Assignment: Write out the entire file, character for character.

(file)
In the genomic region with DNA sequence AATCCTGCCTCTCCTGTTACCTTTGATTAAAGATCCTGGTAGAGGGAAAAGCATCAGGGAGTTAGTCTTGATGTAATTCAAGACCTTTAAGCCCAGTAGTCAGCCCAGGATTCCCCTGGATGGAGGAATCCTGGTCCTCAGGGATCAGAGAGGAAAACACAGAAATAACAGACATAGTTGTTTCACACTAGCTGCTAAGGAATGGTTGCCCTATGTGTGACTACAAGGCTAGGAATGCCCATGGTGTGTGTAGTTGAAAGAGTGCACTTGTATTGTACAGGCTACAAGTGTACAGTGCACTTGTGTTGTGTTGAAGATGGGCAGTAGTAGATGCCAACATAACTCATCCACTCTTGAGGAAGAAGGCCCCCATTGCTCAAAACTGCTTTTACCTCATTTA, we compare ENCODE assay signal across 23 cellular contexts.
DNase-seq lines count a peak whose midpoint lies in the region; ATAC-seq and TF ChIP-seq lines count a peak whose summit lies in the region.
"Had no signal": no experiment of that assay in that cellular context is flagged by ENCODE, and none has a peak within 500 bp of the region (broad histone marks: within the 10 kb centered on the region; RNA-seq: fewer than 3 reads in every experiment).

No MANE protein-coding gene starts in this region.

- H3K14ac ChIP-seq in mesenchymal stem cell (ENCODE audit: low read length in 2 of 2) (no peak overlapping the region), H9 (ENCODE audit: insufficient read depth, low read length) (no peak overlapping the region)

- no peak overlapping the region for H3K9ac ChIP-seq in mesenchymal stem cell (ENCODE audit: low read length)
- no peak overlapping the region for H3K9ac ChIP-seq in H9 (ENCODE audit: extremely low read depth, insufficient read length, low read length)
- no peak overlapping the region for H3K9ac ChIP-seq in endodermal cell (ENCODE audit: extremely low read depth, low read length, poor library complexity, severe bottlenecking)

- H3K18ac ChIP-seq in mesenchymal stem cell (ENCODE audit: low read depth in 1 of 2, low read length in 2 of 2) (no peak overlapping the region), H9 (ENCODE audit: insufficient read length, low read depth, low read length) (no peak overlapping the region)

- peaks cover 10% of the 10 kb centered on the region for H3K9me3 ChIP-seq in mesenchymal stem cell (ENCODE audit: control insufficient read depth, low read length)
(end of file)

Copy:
In the genomic region with DNA sequence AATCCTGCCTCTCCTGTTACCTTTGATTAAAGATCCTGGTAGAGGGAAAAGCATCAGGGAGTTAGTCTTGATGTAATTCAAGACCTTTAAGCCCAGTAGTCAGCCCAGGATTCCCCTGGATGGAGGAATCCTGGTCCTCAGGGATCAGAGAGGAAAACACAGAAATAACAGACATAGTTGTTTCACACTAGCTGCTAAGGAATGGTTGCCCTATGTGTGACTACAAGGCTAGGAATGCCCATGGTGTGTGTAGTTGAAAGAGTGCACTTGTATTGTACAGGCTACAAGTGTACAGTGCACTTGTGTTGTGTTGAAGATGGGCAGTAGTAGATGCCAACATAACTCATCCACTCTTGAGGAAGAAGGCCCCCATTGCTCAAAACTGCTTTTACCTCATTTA, we compare ENCODE assay signal across 23 cellular contexts.
DNase-seq lines count a peak whose midpoint lies in the region; ATAC-seq and TF ChIP-seq lines count a peak whose summit lies in the region.
"Had no signal": no experiment of that assay in that cellular context is flagged by ENCODE, and none has a peak within 500 bp of the region (broad histone marks: within the 10 kb centered on the region; RNA-seq: fewer than 3 reads in every experiment).

No MANE protein-coding gene starts in this region.

- H3K14ac ChIP-seq in mesenchymal stem cell (ENCODE audit: low read length in 2 of 2) (no peak overlapping the region), H9 (ENCODE audit: insufficient read depth, low read length) (no peak overlapping the region)

- no peak overlapping the region for H3K9ac ChIP-seq in mesenchymal stem cell (ENCODE audit: low read length)
- no peak overlapping the region for H3K9ac ChIP-seq in H9 (ENCODE audit: extremely low read depth, insufficient read length, low read length)
- no peak overlapping the region for H3K9ac ChIP-seq in endodermal cell (ENCODE audit: extremely low read depth, low read length, poor library complexity, severe bottlenecking)

- H3K18ac ChIP-seq in mesenchymal stem cell (ENCODE audit: low read depth in 1 of 2, low read length in 2 of 2) (no peak overlapping the region), H9 (ENCODE audit: insufficient read length, low read depth, low read length) (no peak overlapping the region)

- peaks cover 10% of the 10 kb centered on the region for H3K9me3 ChIP-seq in mesenchymal stem cell (ENCODE audit: control insufficient read depth, low read length)